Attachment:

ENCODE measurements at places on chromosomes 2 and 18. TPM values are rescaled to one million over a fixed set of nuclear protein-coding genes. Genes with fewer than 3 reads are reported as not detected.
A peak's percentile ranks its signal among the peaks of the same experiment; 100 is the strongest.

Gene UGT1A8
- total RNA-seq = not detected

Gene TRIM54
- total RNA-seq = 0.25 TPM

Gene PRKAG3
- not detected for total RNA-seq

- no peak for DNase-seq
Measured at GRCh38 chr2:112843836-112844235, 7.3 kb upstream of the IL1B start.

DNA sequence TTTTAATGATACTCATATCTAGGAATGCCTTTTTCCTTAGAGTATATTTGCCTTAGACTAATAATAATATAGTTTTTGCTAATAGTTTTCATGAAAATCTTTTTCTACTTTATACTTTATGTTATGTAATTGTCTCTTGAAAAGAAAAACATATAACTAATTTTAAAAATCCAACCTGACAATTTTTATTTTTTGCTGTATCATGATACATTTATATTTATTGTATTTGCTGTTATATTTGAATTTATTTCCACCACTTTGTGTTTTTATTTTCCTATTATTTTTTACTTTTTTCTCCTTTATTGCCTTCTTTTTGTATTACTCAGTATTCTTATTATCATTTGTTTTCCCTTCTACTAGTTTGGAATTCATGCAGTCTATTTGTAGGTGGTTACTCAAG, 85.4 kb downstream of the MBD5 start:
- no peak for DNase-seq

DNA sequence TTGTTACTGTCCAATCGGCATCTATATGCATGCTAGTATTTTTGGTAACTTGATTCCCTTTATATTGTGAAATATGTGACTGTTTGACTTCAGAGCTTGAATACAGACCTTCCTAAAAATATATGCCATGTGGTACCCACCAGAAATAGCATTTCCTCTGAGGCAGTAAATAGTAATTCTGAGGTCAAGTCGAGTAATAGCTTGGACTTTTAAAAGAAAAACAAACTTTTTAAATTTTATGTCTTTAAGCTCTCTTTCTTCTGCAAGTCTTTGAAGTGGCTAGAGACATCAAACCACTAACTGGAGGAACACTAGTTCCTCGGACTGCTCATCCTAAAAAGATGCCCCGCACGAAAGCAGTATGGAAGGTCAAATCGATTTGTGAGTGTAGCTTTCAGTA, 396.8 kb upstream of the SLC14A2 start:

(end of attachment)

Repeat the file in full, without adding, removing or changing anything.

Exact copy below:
ENCODE measurements at places on chromosomes 2 and 18. TPM values are rescaled to one million over a fixed set of nuclear protein-coding genes. Genes with fewer than 3 reads are reported as not detected.
A peak's percentile ranks its signal among the peaks of the same experiment; 100 is the strongest.

Gene UGT1A8
- total RNA-seq = not detected

Gene TRIM54
- total RNA-seq = 0.25 TPM

Gene PRKAG3
- not detected for total RNA-seq

- no peak for DNase-seq
Measured at GRCh38 chr2:112843836-112844235, 7.3 kb upstream of the IL1B start.

DNA sequence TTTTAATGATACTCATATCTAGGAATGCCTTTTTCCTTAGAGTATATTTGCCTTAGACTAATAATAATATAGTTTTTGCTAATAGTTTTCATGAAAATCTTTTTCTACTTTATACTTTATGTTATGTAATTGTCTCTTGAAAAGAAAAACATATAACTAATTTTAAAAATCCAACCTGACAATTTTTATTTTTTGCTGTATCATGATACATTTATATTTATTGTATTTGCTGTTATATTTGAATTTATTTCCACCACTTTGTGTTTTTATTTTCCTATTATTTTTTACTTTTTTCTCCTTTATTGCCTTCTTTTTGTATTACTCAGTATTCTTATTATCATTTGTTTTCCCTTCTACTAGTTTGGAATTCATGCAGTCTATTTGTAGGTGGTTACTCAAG, 85.4 kb downstream of the MBD5 start:
- no peak for DNase-seq

DNA sequence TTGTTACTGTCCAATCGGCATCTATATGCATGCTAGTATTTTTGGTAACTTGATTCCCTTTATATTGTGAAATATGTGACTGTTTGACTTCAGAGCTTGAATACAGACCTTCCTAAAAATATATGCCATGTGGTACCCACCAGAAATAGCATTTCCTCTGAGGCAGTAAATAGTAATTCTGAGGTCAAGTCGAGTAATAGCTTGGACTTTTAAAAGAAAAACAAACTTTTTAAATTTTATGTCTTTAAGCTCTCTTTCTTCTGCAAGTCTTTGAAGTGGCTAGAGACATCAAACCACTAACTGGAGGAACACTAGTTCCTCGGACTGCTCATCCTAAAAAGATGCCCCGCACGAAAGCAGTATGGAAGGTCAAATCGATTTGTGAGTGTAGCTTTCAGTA, 396.8 kb upstream of the SLC14A2 start: